Scientists have discovered that Antarctic molluscs switch sex to efficiently reproduce in the extremely cold ocean.
Researchers from the National Oceanography Centre, Southampton have discovered the hermaphrodite nature of Antartic bivalves known as Lissarca miliaris.
The team suggested that the bivalves reproduce as males while they are still in the "small" stages of development, switching to female organs once they are large enough to brood a significant number of eggs, the BBC Nature reported.
Brooding is a relatively common reproductive trait in Antarctic invertebrates and has been linked to the extreme conditions.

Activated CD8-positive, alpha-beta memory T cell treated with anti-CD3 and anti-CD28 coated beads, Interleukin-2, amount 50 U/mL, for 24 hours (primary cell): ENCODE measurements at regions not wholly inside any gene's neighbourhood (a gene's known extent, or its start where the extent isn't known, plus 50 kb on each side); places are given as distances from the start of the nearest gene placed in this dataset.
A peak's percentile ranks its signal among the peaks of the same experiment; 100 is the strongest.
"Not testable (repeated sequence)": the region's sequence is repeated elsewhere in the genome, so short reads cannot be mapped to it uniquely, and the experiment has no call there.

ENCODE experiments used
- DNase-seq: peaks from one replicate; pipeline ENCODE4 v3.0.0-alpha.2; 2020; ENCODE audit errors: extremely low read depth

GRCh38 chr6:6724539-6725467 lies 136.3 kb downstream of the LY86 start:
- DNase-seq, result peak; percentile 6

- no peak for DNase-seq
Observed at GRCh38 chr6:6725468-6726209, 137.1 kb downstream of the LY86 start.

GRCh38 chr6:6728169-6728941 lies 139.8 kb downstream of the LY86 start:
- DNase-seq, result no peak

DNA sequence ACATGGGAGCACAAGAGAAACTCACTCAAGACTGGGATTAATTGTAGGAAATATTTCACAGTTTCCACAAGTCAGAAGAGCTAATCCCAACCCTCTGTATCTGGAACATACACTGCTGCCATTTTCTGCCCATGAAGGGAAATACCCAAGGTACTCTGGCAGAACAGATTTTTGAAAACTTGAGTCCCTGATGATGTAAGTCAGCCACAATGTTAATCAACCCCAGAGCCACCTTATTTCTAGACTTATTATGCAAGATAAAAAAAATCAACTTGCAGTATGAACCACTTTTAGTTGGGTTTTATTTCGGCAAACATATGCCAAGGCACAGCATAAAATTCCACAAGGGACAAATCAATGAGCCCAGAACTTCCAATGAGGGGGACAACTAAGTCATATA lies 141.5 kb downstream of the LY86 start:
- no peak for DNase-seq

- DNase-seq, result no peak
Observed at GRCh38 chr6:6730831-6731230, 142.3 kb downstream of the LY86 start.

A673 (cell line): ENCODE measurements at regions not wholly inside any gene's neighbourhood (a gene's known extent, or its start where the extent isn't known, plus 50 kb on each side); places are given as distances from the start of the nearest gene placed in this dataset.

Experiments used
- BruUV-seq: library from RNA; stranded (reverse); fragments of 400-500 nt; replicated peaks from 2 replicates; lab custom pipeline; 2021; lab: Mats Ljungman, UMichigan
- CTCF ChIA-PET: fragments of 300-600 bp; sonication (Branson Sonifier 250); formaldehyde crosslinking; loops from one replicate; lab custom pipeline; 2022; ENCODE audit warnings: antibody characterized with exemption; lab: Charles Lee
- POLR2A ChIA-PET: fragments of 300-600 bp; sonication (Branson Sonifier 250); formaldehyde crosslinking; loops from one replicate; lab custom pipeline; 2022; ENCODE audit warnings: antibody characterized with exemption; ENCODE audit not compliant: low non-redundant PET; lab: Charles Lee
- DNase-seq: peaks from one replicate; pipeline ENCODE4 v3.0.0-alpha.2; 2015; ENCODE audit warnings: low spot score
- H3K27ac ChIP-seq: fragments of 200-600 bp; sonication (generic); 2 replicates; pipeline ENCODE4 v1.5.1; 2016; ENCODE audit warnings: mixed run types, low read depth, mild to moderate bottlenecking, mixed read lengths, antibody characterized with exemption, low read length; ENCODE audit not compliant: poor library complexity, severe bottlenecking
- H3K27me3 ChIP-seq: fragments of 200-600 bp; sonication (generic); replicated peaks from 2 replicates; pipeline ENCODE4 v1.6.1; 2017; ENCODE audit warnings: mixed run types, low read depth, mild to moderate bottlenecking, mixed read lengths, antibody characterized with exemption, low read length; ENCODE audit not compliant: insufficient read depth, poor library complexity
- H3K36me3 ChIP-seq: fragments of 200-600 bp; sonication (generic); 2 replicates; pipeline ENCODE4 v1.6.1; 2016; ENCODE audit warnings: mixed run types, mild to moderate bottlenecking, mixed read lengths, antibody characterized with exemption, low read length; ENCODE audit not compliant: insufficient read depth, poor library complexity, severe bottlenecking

"Brooding is common for small bivalves and has been discussed for many years in Antarctic biology," lead author, Adam Reed said.
"Large yolky eggs that are brooded have much lower mortality than small planktonic larvae, but fewer are produced," Reed was quoted as saying by the BBC.
He explained that in extremely cold environments, development is slowed down so feeding larvae becomes a more exhaustive task.
Brooding reduces the need for long periods of feeding according to Reed, making it a more efficient strategy for many Antarctic invertebrates including bivalves and echinoids.
"We also found that after males become female, the male reproductive tissue persists for a long time," he said.
The study was published in the journal Polar Biology.